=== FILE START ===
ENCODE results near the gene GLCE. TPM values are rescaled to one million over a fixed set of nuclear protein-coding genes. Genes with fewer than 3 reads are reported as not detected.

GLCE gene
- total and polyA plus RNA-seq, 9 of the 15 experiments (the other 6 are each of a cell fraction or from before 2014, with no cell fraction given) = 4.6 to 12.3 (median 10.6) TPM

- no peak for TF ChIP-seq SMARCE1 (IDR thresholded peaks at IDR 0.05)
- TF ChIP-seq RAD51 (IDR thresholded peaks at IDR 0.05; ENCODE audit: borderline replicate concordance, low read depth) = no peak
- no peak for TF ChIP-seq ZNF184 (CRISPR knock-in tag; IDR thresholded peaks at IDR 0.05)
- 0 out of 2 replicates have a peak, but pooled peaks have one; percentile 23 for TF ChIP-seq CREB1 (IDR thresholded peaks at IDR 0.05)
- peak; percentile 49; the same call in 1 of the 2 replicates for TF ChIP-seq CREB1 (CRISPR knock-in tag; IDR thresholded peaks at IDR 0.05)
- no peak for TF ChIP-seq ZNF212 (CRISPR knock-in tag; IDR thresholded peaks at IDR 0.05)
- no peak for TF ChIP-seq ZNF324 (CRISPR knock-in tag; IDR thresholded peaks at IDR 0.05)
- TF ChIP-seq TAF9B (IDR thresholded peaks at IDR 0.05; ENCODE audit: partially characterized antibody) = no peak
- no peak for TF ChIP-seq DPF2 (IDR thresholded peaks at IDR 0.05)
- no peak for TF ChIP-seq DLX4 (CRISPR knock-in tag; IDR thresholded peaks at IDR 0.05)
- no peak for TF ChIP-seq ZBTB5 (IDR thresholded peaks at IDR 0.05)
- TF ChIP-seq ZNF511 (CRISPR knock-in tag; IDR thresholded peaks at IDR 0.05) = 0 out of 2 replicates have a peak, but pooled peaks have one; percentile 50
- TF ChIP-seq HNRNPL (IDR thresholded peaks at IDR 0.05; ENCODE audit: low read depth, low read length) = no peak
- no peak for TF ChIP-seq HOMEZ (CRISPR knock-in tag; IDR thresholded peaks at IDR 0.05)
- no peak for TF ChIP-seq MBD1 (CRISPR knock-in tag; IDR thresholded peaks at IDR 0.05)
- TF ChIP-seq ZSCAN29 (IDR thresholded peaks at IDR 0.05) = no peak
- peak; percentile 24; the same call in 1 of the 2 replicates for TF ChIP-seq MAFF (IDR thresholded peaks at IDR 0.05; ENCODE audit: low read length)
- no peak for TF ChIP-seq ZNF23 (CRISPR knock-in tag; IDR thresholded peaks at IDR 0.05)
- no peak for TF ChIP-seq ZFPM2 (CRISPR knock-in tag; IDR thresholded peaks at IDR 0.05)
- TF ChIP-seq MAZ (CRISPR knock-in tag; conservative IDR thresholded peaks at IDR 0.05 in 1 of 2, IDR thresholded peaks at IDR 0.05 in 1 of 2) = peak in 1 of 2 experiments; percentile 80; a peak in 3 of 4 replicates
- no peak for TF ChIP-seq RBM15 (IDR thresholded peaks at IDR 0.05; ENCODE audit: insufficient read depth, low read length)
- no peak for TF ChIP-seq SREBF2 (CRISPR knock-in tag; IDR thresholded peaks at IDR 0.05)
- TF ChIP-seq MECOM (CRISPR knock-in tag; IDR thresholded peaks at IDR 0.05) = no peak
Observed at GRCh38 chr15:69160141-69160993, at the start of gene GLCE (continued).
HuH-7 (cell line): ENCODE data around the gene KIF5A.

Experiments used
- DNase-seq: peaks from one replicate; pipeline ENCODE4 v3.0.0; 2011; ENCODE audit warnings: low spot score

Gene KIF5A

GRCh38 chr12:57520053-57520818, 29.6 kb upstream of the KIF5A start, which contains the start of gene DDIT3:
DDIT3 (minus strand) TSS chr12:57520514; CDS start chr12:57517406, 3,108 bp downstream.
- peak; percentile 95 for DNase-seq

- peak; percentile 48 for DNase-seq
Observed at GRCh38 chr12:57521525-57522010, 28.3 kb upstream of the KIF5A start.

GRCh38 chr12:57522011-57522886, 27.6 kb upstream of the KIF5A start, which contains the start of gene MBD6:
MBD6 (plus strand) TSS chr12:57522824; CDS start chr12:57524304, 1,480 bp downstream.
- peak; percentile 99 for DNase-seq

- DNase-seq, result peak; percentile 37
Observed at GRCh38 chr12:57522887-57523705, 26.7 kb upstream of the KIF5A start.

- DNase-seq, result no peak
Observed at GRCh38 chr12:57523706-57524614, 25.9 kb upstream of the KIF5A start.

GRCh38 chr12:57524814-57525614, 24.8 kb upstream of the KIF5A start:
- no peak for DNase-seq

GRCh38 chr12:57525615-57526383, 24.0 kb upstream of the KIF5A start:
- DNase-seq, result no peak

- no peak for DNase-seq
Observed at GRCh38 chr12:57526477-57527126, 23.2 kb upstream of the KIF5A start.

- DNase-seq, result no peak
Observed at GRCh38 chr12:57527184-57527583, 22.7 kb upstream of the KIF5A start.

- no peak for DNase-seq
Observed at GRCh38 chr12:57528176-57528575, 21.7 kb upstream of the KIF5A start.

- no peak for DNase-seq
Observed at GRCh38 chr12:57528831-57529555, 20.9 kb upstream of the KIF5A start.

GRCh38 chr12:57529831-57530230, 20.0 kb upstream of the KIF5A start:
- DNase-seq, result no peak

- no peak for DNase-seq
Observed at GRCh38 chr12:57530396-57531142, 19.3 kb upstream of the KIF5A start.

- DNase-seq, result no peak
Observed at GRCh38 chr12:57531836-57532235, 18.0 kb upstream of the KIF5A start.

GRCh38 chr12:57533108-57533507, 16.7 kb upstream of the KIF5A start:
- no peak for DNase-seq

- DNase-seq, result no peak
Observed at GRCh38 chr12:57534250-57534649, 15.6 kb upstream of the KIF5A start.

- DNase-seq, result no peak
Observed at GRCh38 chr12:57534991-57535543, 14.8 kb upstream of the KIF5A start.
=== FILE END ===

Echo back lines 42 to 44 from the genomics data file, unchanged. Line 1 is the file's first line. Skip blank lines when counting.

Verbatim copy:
- DNase-seq, result no peak
Observed at GRCh38 chr12:57523706-57524614, 25.9 kb upstream of the KIF5A start.

GRCh38 chr12:57524814-57525614, 24.8 kb upstream of the KIF5A start: